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Colbert of the Cross

Steve Colbert

AP Photo/Pablo Martinez Monsivais

Steve Colbert, host of "The Colbert Report" waits in the White House Press Briefing room in Washington, for White House Press Secretary Tony Snow to sign his cast. Colbert broke his left wrist while running around the New York studio taping a recent episode. (AP Photo/Pablo Martinez Monsivais)

Matthew Becklo - published on 09/18/15

The comedian gets to the heart of things on what he calls "the joy machine"

No one could’ve predicted Stephen Colbert’s first viral video as host of Late Night: a solemn twenty-minute interview with Vice President Joe Biden, mostly about suffering and faith.

Fans of both the Colbert Report and Late Night have been wondering who exactly would show up to take Letterman’s spot in September. As expected, Colbert has abandoned the satirical Comedy Central character, but is keeping much of the flamboyant “cable news” format that made him such a huge hit. The “real” Colbert is, in many ways, the same old character you know and love (or hate).

But the Biden interview was bewildering terra incognita, and a sign that Late Night just became a place for

big questions
. Colbert gently moved the conversation to the recent loss of Biden’s son Beau, and without much comic relief to speak of, the two talked about grief and suffering, the solace of liturgy and prayer, and their shared Catholic faith. The video struck a chord, raking in millions of views on YouTube.

Slate Magazine recently hailed the non-confrontational Jim Gaffigan as America’s Top Christian Comedian. But even if Gaffigan’s beliefs are less “

all up in your faith
”, the Biden interview (not to mention the
cathedral-like dome
in the renovated CBS studio) prove that Colbert is more significantly shaped by the logic of faith, and more willing to “go there” with audiences, even if that just means poking fun at himself. The Jim Gaffigan Show incorporates the everyday realities of Catholic life – crucifixes, a parish priest, confession – but all of it is like the soft (albeit atypical) background hum on which Gaffigan goes in on food, family, and awkward social situations. Colbert’s character, on the other hand, was a sanctimonious blowhard who constantly trumpeted his piety like any good Pharisee.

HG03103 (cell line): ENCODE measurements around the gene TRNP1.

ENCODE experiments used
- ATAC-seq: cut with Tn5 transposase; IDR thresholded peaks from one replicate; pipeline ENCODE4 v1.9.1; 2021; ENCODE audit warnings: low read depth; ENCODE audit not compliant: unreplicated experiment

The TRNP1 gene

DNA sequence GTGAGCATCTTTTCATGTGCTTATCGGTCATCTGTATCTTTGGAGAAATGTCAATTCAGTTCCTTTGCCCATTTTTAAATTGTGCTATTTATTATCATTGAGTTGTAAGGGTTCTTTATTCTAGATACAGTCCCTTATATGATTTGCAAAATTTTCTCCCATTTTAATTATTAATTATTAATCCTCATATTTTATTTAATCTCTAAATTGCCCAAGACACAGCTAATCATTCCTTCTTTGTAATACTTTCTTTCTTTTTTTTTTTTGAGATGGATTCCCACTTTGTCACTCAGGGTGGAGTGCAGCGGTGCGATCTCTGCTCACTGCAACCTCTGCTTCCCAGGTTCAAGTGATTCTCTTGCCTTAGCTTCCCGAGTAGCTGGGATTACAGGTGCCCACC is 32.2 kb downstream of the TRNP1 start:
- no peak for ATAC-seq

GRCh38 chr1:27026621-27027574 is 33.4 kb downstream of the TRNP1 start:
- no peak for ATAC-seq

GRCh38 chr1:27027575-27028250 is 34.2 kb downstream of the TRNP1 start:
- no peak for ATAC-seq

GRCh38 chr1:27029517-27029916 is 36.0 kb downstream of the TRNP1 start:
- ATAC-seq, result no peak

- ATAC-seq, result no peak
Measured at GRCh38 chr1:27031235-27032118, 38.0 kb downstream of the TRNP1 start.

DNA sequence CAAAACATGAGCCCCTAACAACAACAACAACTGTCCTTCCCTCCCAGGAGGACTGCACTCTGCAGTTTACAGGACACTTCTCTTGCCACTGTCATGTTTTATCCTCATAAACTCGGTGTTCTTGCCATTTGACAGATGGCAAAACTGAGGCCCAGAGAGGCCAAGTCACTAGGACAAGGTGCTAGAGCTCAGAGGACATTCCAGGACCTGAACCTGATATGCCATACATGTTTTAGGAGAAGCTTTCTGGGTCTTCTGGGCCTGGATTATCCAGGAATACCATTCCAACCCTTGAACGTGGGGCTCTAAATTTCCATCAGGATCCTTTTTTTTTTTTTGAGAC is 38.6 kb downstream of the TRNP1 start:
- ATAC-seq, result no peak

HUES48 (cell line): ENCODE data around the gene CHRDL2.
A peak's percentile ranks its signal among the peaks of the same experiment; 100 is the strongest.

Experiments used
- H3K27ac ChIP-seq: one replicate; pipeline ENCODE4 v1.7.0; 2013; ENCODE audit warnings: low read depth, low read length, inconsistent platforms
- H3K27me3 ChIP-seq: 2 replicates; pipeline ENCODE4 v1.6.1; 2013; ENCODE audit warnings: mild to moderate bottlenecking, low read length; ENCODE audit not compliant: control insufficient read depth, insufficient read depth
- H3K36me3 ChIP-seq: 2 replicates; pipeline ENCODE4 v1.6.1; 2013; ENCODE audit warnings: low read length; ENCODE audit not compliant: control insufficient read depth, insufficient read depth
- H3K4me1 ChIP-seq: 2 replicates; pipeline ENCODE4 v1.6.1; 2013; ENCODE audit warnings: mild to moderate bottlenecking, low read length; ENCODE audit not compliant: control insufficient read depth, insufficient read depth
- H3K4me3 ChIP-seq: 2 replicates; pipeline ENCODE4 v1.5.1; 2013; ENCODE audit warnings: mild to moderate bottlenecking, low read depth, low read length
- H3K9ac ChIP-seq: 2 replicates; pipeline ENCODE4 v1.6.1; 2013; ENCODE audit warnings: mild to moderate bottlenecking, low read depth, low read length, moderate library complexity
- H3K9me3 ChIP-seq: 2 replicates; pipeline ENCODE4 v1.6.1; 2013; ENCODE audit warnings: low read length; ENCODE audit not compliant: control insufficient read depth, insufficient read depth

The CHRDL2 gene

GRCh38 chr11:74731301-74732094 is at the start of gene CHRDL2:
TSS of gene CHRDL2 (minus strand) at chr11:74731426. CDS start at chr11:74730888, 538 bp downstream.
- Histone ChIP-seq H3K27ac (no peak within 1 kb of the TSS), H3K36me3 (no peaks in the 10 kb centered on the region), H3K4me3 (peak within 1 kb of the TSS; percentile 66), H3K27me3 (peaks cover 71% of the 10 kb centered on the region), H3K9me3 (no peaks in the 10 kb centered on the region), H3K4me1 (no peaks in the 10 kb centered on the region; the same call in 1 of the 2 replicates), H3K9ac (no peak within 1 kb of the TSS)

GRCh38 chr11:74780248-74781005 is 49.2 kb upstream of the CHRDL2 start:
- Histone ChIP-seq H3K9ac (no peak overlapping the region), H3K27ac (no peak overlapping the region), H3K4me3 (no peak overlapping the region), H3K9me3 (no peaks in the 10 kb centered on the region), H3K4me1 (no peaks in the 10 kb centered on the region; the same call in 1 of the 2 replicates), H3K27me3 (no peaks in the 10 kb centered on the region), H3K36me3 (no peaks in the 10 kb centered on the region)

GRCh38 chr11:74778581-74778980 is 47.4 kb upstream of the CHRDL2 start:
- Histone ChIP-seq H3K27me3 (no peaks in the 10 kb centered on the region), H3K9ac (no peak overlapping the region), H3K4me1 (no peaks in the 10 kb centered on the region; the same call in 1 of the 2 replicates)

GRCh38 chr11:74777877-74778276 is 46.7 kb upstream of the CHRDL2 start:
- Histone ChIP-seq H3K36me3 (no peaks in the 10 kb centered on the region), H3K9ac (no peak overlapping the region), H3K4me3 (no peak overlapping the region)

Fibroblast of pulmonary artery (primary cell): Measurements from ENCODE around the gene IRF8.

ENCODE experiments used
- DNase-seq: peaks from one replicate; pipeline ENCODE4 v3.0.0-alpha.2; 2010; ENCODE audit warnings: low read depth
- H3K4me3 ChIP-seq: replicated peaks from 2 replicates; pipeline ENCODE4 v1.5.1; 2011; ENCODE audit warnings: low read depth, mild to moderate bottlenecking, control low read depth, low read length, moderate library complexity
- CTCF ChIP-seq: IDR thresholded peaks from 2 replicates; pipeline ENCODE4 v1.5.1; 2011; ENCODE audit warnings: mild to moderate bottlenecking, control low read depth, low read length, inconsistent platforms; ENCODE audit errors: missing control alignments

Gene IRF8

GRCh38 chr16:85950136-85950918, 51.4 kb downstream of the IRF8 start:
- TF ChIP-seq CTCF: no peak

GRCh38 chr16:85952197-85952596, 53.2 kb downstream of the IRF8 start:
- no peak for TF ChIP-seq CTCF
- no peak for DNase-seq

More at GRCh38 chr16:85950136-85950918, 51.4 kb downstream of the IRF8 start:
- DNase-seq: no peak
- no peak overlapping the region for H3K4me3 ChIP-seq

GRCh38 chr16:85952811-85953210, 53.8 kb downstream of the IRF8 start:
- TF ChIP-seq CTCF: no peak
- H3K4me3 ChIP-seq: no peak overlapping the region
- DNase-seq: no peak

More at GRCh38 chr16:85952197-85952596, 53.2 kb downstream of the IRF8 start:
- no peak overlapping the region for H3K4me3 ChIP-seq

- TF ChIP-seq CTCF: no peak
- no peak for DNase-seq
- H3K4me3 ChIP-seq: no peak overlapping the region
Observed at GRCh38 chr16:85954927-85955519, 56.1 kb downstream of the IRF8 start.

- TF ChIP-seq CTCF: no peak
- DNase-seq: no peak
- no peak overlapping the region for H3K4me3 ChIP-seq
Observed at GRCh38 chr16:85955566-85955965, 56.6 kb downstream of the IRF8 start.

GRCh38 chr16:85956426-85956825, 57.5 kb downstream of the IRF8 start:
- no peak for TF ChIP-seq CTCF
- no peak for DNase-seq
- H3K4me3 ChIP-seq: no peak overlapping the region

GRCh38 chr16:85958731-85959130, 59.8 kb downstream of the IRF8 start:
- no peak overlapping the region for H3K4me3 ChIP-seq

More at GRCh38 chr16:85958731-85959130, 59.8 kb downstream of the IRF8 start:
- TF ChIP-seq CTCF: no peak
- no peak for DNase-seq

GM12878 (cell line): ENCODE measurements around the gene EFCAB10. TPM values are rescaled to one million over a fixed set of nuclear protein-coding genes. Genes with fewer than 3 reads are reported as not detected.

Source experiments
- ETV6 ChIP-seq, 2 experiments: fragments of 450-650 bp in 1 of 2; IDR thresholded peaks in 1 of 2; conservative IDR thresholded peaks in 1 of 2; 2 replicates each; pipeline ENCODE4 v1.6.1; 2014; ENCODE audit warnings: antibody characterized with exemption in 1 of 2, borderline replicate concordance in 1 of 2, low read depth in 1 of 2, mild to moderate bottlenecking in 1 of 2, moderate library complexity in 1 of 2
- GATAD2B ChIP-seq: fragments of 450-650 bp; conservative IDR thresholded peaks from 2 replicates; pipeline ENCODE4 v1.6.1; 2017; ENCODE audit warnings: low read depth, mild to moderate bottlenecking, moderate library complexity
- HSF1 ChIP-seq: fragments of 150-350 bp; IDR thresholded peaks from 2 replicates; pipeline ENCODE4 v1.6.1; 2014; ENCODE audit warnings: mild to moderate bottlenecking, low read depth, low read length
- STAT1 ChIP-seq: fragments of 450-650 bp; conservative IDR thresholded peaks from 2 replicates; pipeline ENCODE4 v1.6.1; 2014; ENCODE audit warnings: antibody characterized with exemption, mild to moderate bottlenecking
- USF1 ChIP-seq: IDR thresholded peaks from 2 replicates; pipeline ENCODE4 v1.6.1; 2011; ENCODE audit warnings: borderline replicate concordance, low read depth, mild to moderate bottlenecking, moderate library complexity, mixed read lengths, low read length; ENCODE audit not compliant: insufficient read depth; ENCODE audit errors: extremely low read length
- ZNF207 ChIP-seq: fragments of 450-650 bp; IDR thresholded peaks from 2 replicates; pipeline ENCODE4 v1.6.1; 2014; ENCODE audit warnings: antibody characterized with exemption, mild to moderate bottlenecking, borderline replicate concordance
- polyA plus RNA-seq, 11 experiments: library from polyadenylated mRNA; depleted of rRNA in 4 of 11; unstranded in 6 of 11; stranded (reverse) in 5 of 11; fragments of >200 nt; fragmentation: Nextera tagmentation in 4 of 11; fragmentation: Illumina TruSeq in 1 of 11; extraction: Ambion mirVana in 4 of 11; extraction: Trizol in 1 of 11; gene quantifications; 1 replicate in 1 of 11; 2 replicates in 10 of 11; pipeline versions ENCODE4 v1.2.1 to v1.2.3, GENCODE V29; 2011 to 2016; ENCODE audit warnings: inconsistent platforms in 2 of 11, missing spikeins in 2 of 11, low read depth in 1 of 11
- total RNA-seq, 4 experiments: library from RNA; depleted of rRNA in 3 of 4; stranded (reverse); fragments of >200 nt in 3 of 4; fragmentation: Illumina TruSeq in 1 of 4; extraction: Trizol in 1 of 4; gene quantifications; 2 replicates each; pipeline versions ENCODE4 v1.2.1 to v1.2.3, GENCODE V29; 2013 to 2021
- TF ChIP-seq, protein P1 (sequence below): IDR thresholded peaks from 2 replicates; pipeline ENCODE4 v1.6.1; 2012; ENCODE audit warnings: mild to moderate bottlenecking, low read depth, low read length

The “real” Colbert is no less candid about his Catholicism. But a recent 45-minute interview with Salt and Light TV reveals a thoughtfulness his alter ego could only dream of. Colbert explains to Fr. Thomas Rosica why he sees the sacraments (especially the Eucharist) as off-limits for jokes, references St. Anselm and St. Aquinas, and talks at length about CS Lewis’ The Screwtape Letters:

Rosica is intrigued by the nickname Colbert and his writers had for their show behind the scenes: “the joy machine.” “Somehow, when it was hardest, it would often feel the most joyful,” Colbert explains. “The only way to approach something that’s really hard, it’s got to be with joy, because if you don’t approach it with joy, it’s just a machine and it’ll grind you up.”

Toward the end of the interview, Rosica asks Colbert what question he would pose to Pope Francis if he got the chance to interview him, and he responds: how do you achieve joy? “The message of joy that he wants to spread right now can be seen as not revolutionary,” Colbert says, “but a manifestation of something that was always there.” As to what Pope Francis might say that is, the answer is not something you normally hear from a man that’s paid good money to make people laugh: “The message of ultimate sacrifice that Christ shows us on the Cross.”